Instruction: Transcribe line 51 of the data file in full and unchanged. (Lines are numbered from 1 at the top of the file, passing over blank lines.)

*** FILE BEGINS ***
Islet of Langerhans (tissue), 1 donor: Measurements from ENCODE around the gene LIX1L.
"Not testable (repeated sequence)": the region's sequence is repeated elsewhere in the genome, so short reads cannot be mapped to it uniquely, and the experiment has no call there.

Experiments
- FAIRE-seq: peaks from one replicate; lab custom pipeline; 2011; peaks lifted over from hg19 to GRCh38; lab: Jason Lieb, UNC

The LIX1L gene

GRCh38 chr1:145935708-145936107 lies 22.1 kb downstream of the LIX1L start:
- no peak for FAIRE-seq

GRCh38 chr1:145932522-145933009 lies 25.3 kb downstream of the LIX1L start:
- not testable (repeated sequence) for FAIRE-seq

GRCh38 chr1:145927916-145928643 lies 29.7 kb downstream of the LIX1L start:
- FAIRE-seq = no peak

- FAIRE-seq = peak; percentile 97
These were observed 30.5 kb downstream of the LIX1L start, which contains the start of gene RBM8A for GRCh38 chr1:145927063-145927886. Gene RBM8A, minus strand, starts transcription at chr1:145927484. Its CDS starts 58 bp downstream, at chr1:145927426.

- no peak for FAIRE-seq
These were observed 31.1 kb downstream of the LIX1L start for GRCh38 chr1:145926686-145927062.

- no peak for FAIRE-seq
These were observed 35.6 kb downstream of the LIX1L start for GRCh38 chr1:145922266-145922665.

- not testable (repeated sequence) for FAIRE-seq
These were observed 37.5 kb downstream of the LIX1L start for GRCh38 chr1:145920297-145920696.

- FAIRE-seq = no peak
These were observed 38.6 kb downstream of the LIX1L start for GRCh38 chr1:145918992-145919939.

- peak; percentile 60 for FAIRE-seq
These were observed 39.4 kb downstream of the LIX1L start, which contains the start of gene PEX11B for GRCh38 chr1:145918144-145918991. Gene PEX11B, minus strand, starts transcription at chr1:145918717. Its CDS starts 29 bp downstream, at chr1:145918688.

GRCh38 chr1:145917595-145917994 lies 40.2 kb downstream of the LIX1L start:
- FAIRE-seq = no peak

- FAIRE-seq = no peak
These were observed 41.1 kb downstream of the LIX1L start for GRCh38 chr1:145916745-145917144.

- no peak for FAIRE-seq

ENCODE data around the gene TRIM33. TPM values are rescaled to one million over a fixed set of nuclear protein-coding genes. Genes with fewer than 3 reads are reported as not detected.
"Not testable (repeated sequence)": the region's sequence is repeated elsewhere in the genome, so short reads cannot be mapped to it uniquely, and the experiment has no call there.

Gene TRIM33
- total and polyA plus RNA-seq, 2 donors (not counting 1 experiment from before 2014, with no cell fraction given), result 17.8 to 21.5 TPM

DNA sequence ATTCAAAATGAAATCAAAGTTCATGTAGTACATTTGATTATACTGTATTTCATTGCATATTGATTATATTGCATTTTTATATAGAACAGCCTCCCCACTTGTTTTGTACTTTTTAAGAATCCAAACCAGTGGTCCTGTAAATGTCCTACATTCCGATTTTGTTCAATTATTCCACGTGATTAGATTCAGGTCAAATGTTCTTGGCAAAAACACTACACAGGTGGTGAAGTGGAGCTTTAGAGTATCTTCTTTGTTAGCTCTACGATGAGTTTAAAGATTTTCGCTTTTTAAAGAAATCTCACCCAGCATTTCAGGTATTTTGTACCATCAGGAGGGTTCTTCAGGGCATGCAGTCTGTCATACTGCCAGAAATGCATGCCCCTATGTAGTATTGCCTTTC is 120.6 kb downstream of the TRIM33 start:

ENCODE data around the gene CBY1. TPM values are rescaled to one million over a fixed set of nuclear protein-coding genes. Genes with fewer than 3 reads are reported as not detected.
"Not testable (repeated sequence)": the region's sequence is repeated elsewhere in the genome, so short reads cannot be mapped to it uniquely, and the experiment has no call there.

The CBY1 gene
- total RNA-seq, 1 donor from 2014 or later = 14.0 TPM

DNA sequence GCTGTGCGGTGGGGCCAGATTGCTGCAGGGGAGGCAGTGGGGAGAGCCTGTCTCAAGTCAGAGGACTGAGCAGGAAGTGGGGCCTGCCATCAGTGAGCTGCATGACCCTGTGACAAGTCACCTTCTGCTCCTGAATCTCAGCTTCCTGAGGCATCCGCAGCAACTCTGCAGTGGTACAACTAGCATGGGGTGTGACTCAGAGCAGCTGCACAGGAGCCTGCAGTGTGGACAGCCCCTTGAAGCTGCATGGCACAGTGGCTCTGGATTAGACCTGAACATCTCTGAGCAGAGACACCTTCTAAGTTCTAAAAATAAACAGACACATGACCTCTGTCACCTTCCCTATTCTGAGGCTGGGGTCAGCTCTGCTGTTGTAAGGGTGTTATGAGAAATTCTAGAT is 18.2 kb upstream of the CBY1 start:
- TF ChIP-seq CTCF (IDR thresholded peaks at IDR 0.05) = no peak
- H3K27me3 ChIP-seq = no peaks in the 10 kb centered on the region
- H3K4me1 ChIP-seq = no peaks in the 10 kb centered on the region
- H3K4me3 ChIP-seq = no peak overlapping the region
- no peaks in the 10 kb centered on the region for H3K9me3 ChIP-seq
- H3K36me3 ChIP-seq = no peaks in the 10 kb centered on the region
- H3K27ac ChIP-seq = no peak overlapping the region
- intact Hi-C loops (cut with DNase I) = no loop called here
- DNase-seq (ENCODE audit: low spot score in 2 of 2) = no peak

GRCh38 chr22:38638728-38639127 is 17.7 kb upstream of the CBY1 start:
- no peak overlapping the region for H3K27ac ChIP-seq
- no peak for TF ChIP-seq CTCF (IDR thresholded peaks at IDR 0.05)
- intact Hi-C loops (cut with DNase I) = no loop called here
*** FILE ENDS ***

- intact Hi-C loops (cut with DNase I) = no loop called here